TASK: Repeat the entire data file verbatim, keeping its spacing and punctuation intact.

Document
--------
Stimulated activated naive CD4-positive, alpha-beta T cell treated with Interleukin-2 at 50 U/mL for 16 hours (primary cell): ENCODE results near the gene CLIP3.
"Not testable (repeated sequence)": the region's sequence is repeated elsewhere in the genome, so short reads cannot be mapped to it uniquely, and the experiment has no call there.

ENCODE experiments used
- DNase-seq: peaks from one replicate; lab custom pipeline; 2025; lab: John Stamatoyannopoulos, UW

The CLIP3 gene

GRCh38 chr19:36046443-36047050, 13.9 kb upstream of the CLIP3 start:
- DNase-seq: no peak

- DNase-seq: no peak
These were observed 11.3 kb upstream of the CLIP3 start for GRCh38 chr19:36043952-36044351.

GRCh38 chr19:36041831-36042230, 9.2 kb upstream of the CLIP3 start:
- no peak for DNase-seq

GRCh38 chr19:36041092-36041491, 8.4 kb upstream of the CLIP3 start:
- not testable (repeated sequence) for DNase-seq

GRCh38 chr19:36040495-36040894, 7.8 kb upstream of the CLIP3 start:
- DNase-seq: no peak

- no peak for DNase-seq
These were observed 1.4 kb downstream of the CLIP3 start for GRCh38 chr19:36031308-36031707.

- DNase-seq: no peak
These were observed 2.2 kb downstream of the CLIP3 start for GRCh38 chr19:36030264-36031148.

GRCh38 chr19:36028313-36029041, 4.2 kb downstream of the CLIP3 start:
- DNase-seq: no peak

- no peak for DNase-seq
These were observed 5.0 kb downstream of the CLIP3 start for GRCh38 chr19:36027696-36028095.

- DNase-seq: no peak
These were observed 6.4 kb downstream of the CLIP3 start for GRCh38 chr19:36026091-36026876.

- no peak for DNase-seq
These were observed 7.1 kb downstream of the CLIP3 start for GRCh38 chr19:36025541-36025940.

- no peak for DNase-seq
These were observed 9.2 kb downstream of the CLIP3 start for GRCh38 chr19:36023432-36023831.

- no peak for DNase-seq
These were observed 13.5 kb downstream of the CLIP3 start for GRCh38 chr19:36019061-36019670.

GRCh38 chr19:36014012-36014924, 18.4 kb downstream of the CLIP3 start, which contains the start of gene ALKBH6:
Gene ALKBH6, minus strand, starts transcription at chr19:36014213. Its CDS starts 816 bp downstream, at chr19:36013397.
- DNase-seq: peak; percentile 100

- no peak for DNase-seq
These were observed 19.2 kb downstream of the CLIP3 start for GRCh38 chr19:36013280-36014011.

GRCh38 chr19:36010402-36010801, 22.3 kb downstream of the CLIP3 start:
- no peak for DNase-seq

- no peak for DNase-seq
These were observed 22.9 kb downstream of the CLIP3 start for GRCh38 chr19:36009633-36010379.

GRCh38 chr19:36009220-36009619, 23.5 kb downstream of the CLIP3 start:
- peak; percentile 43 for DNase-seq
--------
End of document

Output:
Stimulated activated naive CD4-positive, alpha-beta T cell treated with Interleukin-2 at 50 U/mL for 16 hours (primary cell): ENCODE results near the gene CLIP3.
"Not testable (repeated sequence)": the region's sequence is repeated elsewhere in the genome, so short reads cannot be mapped to it uniquely, and the experiment has no call there.

ENCODE experiments used
- DNase-seq: peaks from one replicate; lab custom pipeline; 2025; lab: John Stamatoyannopoulos, UW

The CLIP3 gene

GRCh38 chr19:36046443-36047050, 13.9 kb upstream of the CLIP3 start:
- DNase-seq: no peak

- DNase-seq: no peak
These were observed 11.3 kb upstream of the CLIP3 start for GRCh38 chr19:36043952-36044351.

GRCh38 chr19:36041831-36042230, 9.2 kb upstream of the CLIP3 start:
- no peak for DNase-seq

GRCh38 chr19:36041092-36041491, 8.4 kb upstream of the CLIP3 start:
- not testable (repeated sequence) for DNase-seq

GRCh38 chr19:36040495-36040894, 7.8 kb upstream of the CLIP3 start:
- DNase-seq: no peak

- no peak for DNase-seq
These were observed 1.4 kb downstream of the CLIP3 start for GRCh38 chr19:36031308-36031707.

- DNase-seq: no peak
These were observed 2.2 kb downstream of the CLIP3 start for GRCh38 chr19:36030264-36031148.

GRCh38 chr19:36028313-36029041, 4.2 kb downstream of the CLIP3 start:
- DNase-seq: no peak

- no peak for DNase-seq
These were observed 5.0 kb downstream of the CLIP3 start for GRCh38 chr19:36027696-36028095.

- DNase-seq: no peak
These were observed 6.4 kb downstream of the CLIP3 start for GRCh38 chr19:36026091-36026876.

- no peak for DNase-seq
These were observed 7.1 kb downstream of the CLIP3 start for GRCh38 chr19:36025541-36025940.

- no peak for DNase-seq
These were observed 9.2 kb downstream of the CLIP3 start for GRCh38 chr19:36023432-36023831.

- no peak for DNase-seq
These were observed 13.5 kb downstream of the CLIP3 start for GRCh38 chr19:36019061-36019670.

GRCh38 chr19:36014012-36014924, 18.4 kb downstream of the CLIP3 start, which contains the start of gene ALKBH6:
Gene ALKBH6, minus strand, starts transcription at chr19:36014213. Its CDS starts 816 bp downstream, at chr19:36013397.
- DNase-seq: peak; percentile 100

- no peak for DNase-seq
These were observed 19.2 kb downstream of the CLIP3 start for GRCh38 chr19:36013280-36014011.

GRCh38 chr19:36010402-36010801, 22.3 kb downstream of the CLIP3 start:
- no peak for DNase-seq

- no peak for DNase-seq
These were observed 22.9 kb downstream of the CLIP3 start for GRCh38 chr19:36009633-36010379.

GRCh38 chr19:36009220-36009619, 23.5 kb downstream of the CLIP3 start:
- peak; percentile 43 for DNase-seq